The Problem with "No Problem"

Barista Pouring Coffee

Recently, I was at a dinner and complemented one of the persons who brought a very delicious dish.  Her comment was, “No problem."  But she was smiling and making eye contact with me when she said it.  Clearly she was pleased by my compliment, which pleased me.  

A server at a local coffee house completed my order and I thanked him.  His response: “No problem.”  He was not looking at me and he was not smiling.  And his response didn’t feel like an acknowledgement of my thanking him for his service.

Logically speaking, this phrase doesn’t make sense to me in either case.  But I understand that many think “No problem.” equals “You’re welcome.” 

A teacher friend of mine says that her students seem to think “You’re welcome” is out of vogue, that it is a mere contrivance, and it’s time to change.

Politely and Logically Speaking

As children, we are taught that at a minimum, “You’re welcome,” is the polite thing to say when you are thanked.  We are also taught that you are supposed to be sincere.  The first “magic words,” a child learns are “Please,” “Thank you,” and “You’re welcome.”

All the phrases interrelate.

If you give me a gift and I say, “Thank you,” you can see and hear that I am grateful.  You then give back to me an acknowledgement of my expression of thanks by saying, “You are welcome" (to the gift, favor, etc). 

It’s a “yes-yes” situation.  There isn't a problem to address! 

The test question for the modern now: 
As a parent, would you teach your child that the response to your thanking him for picking up his toys would be, “No problem”?

Most likely not.

There’s nothing incorrect about saying “No problem” or “Not a problem,” when responding to an apology.  You would probably teach your child that when his friend or sister apologizes for something that person did, he will need to forgive the mistake.  “That’s okay” works as a response.

The next step is to learn that if you can minimize the fact that your friend caused a problem because she feels very bad about it, you can combine your acknowledgement of forgiveness with helping her not feel bad.  “It's okay.  We all make mistakes.  We're good to go."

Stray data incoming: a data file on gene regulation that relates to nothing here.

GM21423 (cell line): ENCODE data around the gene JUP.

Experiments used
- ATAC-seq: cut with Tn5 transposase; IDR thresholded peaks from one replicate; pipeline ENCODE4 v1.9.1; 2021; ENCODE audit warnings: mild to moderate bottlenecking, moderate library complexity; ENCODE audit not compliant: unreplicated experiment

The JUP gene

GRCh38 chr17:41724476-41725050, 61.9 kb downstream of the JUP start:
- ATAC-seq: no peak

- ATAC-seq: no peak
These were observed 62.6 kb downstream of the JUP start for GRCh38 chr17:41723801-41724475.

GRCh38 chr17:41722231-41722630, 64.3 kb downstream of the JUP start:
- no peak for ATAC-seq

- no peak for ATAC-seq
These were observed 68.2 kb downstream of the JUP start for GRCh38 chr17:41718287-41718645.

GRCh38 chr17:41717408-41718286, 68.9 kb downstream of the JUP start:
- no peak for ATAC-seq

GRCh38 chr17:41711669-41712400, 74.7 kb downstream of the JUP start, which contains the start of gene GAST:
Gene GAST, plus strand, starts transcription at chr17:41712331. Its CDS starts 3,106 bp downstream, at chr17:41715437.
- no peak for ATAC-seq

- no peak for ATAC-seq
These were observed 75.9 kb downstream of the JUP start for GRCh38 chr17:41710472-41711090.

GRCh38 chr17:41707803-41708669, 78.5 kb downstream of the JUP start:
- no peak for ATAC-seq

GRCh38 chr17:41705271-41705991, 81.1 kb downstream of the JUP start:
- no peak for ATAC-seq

Kindness is Never a Problem

When you respond to an act of kindness, why would you bring in a feeling or tone of an apology?

And if you respond to my “Thank you, John, for going out of your way to pick up my extra bags” with “No problem” or “It was nothing,” I could easily feel that you are denying that I should thank you, or that it really was a problem, however slight.

If you say, instead, “It was my pleasure, Candace,” I have the feeling that you know I’m grateful, and that your act of kindness was not an inconvenience.  When kindness is met with kindness, there is never a problem.

Consider the origin of the word "problem."  It means "to put forward," or "to present a difficulty."  Replying to an expression of gratitude with a denial that a gift, favor, or act of kindness wasn't difficult for you doesn't acknowledge the thank-you.  You're only saying something was easy for you, or that someone didn't inconvenience you. 

However, letting someone know she is welcome to your kindness, or that it was your pleasure to show a kindness keeps the exchange positive and leaves room for nothing but good will.  

If you find yourself in the habit of saying, “No problem” and you’re now convinced that you should get back to basics, to the recognized phrases of politeness, it’s not too late to begin amending your habits.

Someone may say to you: “Thank you for inviting me to your party.”
You may say: “No problem."  And immediately amending your statement: "It’s so wonderful that you could come. So thank you for the thank you.” 

It would be very hard to say this if you didn’t mean it.  You've now expressed sincerity and kindness in a single reply!

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